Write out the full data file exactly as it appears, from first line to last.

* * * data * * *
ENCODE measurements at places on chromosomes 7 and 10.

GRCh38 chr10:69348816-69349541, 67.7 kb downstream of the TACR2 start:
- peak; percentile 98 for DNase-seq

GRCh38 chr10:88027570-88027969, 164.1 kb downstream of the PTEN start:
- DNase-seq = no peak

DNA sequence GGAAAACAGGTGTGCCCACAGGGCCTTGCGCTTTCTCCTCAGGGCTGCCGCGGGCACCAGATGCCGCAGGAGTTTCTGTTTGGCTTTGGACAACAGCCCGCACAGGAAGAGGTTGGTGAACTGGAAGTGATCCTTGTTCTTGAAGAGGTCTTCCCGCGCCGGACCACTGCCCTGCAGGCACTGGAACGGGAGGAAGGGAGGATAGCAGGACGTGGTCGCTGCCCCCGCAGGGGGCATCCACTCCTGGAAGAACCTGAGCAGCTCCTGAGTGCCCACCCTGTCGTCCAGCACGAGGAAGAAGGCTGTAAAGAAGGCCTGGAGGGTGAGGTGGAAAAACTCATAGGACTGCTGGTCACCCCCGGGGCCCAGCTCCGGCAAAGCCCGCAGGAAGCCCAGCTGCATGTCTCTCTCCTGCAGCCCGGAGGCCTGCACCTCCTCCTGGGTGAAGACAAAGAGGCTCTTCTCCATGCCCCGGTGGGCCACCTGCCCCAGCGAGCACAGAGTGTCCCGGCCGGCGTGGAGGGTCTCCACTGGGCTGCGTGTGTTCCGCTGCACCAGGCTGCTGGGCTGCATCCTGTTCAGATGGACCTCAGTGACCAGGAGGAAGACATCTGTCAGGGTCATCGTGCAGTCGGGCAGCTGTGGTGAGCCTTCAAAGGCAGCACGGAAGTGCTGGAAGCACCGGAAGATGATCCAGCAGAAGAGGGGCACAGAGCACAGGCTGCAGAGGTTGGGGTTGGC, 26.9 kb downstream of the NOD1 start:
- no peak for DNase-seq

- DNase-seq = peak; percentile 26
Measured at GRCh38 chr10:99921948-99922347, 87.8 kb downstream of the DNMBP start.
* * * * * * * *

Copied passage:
ENCODE measurements at places on chromosomes 7 and 10.

GRCh38 chr10:69348816-69349541, 67.7 kb downstream of the TACR2 start:
- peak; percentile 98 for DNase-seq

GRCh38 chr10:88027570-88027969, 164.1 kb downstream of the PTEN start:
- DNase-seq = no peak

DNA sequence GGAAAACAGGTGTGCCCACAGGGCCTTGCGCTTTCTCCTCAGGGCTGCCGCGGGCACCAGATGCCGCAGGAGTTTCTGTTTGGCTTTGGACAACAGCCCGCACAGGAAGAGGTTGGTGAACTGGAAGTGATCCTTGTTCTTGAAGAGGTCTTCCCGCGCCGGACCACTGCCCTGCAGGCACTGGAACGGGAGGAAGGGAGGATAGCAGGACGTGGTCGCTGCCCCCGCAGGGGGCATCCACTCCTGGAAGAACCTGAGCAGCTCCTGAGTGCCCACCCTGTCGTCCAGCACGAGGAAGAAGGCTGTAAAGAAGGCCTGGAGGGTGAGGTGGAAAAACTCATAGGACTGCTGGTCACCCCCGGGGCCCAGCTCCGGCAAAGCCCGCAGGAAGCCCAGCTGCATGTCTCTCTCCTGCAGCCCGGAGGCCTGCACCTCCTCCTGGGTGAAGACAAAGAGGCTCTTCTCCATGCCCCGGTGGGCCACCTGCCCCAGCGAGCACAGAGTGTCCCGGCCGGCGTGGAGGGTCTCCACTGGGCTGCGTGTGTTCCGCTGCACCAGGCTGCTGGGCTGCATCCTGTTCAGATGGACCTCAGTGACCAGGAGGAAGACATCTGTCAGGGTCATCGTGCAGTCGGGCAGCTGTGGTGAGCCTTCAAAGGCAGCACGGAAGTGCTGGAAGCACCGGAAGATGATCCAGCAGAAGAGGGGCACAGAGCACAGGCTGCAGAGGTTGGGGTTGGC, 26.9 kb downstream of the NOD1 start:
- no peak for DNase-seq

- DNase-seq = peak; percentile 26
Measured at GRCh38 chr10:99921948-99922347, 87.8 kb downstream of the DNMBP start.